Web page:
A Model for Indirect Losses of Negatives Shocks in Production and Finance
26 Pages Posted: 21 Mar 2019
Date Written: February 28, 2019
The Japanese economy has been frequently affected by natural disasters and domestic and overseas financial crises. These events cause production disruption and several other economic losses including the negative impacts on the banking system. The understanding of the transmission mechanism that causes various negative second-order effects post-catastrophe is crucial for policymakers in order to define more efficient strategies for recovery. We introduce in this work the credit-based adaptive regional input-output (ARIO) model to analyze the effects of disaster and crisis on the supply chain and the bank-firm credit networks. Using the exogenous shocks of the 2008 Lehman Brothers bankruptcy and the Great East Japan Earthquake (March 11, 2011), this paper has three research objectives. First, investigate how Japanese listed firms' strategies differ between financial crisis and natural disaster. Second, show how exogenous shocks related to those catastrophic events are transferred to the Japanese banks through the bank-firm network. Third, investigate the most vulnerable Japanese industrial sectors and Japanese geographic locations when hit by a financial crisis and natural disaster, respectively. The model is initialized based on the real supplier-customer network of Japanese listed firms, the real borrowing-lending network of Japanese banks and Japanese listed firms, and the financial statements of these firms. The credit-based ARIO model is calibrated using the Latin hypercube sampling and the design of experiments to reproduce the short-term (one year) dynamics of the index of industrial production of Japan post the 2008 Lehman Brothers bankruptcy and the 2011 Great earthquake in Japan. We reproduced by simulation the Japanese economic dynamics post these two disastrous events. We show how the disruption of production caused by financial crisis or natural disaster is transferred to the banking system by generating additional non-performing loans and liquidity pressure. Then, by simulation experiments we identify the most vulnerable Japanese industrial sectors as the chemical and petroleum manufacturing, and the transport, since those sectors are damaged by a crisis similar to the 2008 financial crisis. The impact on the global economy is measured and the systemic risk of industrial sectors is explained by their position in the supply chain network. Finally, the scenario of the 2011 Great earthquake is simulated on Japanese prefectures to understand differences between regions in terms of global engendered indirect economic losses. Tokyo and Osaka prefectures are the vulnerable geographic locations because of the higher concentration of those vulnerable industrial sectors.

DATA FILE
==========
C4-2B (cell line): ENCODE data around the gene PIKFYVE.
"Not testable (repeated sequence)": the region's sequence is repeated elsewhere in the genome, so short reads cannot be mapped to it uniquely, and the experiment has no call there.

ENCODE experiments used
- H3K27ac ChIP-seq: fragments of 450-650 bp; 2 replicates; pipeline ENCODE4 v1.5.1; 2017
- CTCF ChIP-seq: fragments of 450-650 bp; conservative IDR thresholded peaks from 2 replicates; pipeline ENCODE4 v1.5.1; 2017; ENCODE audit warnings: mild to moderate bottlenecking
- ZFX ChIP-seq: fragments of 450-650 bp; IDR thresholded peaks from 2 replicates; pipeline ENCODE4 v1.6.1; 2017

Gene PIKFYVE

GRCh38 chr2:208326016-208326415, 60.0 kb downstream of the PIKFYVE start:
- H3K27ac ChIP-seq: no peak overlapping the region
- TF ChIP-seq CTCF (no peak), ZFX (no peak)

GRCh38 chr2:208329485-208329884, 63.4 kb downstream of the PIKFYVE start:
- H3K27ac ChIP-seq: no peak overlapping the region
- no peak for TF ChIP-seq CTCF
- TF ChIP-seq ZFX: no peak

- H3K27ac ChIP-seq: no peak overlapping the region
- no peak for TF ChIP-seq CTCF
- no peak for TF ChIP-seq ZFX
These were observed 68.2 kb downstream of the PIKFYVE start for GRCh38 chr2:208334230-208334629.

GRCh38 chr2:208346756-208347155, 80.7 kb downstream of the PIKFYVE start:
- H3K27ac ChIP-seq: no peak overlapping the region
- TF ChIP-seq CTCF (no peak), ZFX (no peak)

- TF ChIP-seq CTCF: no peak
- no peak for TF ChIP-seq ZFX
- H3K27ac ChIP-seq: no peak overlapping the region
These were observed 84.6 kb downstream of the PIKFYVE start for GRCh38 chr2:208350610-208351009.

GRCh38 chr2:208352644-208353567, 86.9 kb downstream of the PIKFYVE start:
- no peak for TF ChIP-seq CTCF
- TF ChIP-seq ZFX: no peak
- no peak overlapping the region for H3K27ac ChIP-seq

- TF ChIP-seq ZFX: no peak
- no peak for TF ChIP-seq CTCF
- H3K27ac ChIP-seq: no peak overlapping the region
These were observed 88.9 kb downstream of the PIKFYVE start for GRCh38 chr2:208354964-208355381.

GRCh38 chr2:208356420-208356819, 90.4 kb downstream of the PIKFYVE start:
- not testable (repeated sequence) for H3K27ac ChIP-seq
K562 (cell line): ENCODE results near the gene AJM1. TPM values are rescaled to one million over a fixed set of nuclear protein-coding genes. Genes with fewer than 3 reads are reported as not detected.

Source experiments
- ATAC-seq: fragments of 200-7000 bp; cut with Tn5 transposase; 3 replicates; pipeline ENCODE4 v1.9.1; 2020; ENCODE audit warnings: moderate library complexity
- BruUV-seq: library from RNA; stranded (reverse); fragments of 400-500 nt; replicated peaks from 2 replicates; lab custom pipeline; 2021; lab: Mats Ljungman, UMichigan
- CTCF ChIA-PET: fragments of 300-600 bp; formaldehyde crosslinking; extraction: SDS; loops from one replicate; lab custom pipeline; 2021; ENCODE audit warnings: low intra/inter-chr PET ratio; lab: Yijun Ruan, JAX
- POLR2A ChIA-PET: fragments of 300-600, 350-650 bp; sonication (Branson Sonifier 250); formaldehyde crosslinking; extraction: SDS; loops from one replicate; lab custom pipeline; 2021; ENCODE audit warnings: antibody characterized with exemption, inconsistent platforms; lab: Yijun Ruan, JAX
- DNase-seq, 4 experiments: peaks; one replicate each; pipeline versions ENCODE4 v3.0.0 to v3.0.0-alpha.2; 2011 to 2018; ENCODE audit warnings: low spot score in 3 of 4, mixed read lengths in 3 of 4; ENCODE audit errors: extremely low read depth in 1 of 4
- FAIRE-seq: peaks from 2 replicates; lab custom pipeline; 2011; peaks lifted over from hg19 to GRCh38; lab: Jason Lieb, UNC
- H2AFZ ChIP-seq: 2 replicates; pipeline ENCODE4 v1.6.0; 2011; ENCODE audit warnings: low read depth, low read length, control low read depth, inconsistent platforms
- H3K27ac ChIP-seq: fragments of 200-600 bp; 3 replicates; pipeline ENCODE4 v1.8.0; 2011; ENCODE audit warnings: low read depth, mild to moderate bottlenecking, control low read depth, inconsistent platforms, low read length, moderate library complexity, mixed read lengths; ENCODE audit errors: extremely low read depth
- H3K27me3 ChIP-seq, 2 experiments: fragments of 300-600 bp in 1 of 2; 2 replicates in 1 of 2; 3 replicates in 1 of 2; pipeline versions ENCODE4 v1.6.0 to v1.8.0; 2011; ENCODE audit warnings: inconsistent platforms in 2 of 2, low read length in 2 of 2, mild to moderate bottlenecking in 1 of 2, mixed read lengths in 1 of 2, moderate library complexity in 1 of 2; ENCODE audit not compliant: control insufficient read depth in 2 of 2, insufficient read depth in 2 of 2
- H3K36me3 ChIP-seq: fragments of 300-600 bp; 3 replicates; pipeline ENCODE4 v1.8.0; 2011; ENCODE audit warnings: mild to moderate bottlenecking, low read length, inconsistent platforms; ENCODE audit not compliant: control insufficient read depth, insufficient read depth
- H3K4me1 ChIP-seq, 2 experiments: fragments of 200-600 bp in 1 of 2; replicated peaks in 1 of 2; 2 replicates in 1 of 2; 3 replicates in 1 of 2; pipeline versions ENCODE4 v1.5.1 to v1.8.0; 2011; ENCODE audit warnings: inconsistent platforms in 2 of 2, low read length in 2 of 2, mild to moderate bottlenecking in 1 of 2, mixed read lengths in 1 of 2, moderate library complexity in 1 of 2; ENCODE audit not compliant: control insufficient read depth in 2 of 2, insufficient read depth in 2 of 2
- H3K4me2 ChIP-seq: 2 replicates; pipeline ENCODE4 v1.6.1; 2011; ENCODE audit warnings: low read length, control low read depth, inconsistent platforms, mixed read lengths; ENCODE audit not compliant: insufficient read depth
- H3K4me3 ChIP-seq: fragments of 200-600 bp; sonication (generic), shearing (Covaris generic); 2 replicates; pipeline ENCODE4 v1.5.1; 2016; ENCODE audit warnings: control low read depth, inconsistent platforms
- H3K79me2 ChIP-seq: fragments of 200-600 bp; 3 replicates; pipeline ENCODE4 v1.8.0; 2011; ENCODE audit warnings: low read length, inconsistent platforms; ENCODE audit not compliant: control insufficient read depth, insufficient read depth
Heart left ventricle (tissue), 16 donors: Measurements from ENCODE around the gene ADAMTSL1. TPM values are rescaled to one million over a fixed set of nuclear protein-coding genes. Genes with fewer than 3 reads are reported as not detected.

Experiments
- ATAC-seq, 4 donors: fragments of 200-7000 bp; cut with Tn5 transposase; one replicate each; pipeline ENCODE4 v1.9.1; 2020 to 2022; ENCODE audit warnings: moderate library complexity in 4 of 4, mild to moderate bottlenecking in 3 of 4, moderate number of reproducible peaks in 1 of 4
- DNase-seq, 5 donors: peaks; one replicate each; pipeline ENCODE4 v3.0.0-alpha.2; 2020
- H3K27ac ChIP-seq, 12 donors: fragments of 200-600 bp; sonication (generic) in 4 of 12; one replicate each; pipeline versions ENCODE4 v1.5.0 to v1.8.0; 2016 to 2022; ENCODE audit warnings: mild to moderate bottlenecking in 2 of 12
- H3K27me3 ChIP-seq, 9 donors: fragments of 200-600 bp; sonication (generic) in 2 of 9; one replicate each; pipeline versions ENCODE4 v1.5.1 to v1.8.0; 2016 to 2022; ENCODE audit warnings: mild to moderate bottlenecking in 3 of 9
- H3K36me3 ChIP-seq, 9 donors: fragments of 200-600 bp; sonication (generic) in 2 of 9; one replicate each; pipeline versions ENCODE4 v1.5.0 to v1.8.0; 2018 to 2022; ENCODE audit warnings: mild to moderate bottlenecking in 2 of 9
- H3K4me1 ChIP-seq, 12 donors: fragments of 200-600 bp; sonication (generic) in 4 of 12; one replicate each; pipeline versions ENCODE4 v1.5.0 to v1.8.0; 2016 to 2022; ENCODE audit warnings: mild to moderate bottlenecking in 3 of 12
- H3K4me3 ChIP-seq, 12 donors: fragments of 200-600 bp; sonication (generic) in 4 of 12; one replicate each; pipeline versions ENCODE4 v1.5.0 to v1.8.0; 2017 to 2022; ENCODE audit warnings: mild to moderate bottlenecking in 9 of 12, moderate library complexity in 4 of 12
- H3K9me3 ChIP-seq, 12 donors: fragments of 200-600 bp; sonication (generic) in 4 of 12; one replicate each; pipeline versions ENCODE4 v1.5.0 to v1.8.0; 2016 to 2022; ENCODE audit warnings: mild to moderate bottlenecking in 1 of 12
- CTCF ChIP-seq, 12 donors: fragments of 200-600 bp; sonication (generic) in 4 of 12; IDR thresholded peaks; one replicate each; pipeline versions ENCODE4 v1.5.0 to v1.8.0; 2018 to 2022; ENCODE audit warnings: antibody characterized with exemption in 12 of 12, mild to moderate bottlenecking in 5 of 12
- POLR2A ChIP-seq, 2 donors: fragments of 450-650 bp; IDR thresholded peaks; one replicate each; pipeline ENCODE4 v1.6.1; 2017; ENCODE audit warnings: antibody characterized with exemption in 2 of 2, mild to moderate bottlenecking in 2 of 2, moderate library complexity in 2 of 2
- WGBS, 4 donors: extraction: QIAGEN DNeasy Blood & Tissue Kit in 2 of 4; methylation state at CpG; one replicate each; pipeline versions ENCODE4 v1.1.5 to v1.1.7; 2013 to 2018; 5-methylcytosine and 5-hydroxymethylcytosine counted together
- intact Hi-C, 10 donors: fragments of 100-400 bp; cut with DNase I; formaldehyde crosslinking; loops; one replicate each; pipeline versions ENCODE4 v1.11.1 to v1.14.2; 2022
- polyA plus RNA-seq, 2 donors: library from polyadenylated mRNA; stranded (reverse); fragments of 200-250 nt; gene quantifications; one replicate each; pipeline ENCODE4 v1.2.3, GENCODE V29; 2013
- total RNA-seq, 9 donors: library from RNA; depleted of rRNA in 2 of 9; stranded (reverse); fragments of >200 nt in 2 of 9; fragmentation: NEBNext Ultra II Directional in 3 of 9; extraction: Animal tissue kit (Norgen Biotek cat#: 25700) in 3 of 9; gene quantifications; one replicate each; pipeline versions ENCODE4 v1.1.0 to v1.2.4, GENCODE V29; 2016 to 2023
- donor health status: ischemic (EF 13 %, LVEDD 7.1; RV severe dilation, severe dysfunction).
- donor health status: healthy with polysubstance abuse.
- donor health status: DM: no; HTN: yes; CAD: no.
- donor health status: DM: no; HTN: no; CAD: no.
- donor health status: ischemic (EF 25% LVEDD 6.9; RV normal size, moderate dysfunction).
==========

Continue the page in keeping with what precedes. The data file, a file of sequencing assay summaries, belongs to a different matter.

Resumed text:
Keywords: Supply Chain Network, Bank-Firm Network, Disaster Indirect Losses, 2008 Lehman Brothers Bankruptcy, 2011 Great Earthquake
JEL Classification: C63, L14, Q54, H12, H81, G21
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